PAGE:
So I was able to be in this beautiful place, surrounded by lush green gardens and fragrant flowers and the mountain and sand and the sea and the smell of the ocean, all the while listening to the history of the land and the sea from people with a history and deep deep connection to the place. I was most honored to have been invited to work day at the lo῾i, one of the most beautiful places I’ve seen, so lush and green. It was a day I will never forget, mud and all…



People pay hundreds of dollars for this mud wrap



Women with scythes

The whole experience was indescribable (I know that I have already taken too many words to try to describe it and still I don’t think I could begin to describe the feelings).  And my feelings ran the gamut. Beauty and wonder and awe and humbleness and gratefulness.


But there was also for me a sense of sadness and anger when I thought about the economic unfairness of it all.  Practically none of the members of the community live in Ha῾ena. Some of them have chosen to live elsewhere, that’s true, and as I mentioned much of the land in Ha῾ena itself is now part of the garden or the state park. But there are houses and properties all along the north shore of Kaua῾i…it’s just that the vast majority of them are super expensive.  I know that I know very few people who could afford to live anywhere near Ha῾nea now, myself included.  The sad truth is that many of the people in the community can’t afford to go back to live there either, even if they wanted to. And those who were able to retain their land couldn’t afford to stay because the high priced real estate around them raised their property taxes so much that it priced them out. It just makes you think.  Are those people who buy those million dollar beachfront estates interested in the history of the community in which they live?  Sigh…

But, despite that part (which I just can’t help thinking about – as I told my co-workers you can take the girl outta CEPR but you can’t take the CEPR outta the girl),  it was so super awesome, as my daughter Jordan would say. When we weren’t busy interviewing we were off photographing various places for the website:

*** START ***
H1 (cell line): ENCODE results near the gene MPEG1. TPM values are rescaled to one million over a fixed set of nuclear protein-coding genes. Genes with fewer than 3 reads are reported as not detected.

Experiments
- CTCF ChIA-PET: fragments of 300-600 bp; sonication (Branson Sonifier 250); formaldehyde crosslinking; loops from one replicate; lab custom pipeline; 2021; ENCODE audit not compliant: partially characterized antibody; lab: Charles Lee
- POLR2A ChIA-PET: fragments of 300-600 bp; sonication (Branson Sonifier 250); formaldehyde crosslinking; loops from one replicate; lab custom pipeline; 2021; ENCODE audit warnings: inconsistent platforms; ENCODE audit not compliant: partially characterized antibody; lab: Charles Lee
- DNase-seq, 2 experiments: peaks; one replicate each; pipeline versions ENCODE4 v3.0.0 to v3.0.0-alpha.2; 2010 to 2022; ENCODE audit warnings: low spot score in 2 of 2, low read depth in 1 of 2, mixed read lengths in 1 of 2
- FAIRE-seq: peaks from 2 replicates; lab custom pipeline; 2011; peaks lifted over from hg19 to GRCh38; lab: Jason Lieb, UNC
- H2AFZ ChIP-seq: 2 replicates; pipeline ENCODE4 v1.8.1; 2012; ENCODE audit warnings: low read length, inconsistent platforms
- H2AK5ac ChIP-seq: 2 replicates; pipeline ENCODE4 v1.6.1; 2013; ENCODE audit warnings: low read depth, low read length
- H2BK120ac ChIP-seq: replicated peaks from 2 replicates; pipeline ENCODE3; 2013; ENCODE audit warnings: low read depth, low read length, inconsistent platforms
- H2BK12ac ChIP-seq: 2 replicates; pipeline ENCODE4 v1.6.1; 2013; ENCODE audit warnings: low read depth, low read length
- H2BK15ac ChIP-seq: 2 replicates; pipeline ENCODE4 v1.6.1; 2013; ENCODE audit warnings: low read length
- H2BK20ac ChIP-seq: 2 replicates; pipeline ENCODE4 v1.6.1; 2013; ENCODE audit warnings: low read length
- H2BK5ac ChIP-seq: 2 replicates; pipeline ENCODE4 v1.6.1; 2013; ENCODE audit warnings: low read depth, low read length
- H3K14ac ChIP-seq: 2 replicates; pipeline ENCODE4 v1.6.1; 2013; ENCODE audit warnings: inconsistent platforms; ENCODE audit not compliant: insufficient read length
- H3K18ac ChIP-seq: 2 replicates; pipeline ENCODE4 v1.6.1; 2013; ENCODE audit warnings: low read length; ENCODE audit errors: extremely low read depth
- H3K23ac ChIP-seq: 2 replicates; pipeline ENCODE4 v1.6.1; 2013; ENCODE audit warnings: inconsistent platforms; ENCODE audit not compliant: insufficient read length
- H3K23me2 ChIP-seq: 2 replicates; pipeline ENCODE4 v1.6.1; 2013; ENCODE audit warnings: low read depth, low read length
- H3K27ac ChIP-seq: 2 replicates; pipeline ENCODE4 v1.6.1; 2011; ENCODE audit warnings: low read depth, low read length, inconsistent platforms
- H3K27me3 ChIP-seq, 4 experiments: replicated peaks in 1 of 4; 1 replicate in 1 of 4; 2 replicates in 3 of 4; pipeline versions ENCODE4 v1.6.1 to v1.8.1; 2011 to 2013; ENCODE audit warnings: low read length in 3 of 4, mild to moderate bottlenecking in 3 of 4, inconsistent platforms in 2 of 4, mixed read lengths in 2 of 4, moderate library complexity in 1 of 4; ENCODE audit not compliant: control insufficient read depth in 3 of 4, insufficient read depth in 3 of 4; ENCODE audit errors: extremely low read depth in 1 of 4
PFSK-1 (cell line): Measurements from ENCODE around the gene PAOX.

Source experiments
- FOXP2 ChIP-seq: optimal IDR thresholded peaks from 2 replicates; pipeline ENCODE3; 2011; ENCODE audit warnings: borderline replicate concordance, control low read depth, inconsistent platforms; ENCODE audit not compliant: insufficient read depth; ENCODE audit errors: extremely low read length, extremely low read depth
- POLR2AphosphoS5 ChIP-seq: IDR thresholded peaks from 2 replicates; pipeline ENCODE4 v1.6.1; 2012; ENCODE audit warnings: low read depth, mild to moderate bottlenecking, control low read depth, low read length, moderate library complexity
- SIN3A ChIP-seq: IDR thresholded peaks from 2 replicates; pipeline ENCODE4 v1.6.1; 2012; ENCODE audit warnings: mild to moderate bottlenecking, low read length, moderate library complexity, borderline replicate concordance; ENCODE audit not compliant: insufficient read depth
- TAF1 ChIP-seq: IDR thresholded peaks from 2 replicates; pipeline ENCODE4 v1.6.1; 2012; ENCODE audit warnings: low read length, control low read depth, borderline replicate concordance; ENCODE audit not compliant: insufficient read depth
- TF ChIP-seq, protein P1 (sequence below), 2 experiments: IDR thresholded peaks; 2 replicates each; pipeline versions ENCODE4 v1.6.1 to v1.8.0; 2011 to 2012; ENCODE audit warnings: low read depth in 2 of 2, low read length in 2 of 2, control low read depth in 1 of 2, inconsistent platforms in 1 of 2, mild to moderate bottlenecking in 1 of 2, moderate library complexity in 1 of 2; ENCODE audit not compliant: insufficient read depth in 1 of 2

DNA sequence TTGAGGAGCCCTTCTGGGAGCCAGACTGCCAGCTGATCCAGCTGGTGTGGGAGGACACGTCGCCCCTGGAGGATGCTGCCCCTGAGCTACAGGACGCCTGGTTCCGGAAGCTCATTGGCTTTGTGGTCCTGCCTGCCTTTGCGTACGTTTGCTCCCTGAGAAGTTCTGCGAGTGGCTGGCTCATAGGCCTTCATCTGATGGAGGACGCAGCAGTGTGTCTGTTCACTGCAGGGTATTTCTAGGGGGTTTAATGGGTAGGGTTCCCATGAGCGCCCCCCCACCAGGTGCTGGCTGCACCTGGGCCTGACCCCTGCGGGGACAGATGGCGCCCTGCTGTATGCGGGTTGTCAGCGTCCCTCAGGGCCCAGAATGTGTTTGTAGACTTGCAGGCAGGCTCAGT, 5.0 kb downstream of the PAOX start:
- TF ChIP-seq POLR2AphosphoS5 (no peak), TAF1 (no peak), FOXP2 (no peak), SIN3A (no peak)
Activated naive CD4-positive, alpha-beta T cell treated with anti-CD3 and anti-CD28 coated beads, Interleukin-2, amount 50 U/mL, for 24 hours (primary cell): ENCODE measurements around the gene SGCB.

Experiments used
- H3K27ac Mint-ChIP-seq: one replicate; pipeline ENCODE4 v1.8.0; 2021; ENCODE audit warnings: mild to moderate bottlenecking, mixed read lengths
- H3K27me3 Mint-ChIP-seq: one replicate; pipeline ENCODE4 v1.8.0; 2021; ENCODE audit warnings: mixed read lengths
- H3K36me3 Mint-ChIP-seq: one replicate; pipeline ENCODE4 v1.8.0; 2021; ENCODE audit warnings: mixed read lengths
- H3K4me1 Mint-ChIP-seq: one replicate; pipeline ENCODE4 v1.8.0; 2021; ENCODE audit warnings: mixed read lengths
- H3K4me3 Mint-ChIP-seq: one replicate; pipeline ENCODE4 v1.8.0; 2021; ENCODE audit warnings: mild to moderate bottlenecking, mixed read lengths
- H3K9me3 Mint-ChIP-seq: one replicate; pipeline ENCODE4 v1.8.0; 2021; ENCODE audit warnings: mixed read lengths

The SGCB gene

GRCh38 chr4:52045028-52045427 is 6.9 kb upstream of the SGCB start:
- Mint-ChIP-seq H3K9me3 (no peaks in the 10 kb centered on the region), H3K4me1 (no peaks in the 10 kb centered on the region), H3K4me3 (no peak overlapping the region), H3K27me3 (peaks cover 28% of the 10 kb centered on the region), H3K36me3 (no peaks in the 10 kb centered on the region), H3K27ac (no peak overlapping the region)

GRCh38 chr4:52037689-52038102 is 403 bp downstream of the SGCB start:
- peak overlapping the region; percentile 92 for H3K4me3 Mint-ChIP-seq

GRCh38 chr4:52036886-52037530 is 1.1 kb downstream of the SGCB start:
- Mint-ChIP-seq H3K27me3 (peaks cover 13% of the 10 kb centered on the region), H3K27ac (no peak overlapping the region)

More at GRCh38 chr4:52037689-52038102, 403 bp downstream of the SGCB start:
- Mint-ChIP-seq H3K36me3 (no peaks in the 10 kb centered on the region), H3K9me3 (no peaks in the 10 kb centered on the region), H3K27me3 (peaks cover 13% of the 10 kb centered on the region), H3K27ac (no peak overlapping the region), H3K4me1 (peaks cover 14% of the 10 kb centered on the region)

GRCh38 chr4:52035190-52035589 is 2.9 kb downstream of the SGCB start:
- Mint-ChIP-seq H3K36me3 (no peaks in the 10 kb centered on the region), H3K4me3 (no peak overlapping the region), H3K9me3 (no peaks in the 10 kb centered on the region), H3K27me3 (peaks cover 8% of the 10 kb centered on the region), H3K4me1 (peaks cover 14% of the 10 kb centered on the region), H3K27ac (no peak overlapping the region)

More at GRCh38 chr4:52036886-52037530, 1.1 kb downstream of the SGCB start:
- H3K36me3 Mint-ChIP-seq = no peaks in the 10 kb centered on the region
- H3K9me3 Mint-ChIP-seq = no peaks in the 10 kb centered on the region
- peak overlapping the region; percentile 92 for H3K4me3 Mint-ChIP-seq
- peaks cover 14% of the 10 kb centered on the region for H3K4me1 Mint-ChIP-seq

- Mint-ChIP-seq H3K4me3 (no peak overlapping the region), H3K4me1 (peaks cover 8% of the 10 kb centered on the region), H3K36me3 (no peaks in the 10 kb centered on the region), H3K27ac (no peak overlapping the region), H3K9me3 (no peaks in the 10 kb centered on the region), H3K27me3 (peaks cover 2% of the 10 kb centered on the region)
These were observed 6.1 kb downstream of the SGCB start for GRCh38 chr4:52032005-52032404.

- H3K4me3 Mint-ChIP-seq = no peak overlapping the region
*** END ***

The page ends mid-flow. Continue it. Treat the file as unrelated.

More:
including this heiau that was set in the most spectacular setting I think I’ve ever seen.


Doug chanting permission to enter the heiau


We went to Hanalei to interview Makaala



Downtown Hanalei

and then went for a swim in the striking Hanalei Bay.


We ate poke and poi (made in Hanalei and even in Ha῾na! I know it’s an acquired taste but I liked it).


Fresh Hanalei poi!

We had lau lau


Our gift from Keli’i and Nalani

and drank rum and pineapple juice. We went swimming at Ke῾e beach


and hiked a teeny tiny bit up the Na Pali Coast trail.


And the best part? I get to go back, in July. Hallelujah!

The day we were leaving we headed out to the gardens to give back the key to the gate to the lo῾i, which had graciously been loaned to us by Presley. The waves were super high that day, so we were looking at the beach as we drove by and we saw Uncle Tom, looking at the waves too. Doug pulled over to take some more pictures for the website and Uncle Tom and I had a chat about the weather and about fishing and I told him about the Chesapeake Bay and rockfish and blue crabs, and how my dad loved to catch blue crabs and we just chatted and looked at the sea. And I felt Ernie there on that beach. It was sweet.

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A tres bientot Ha῾ena. Aloha…Aloha nui loa.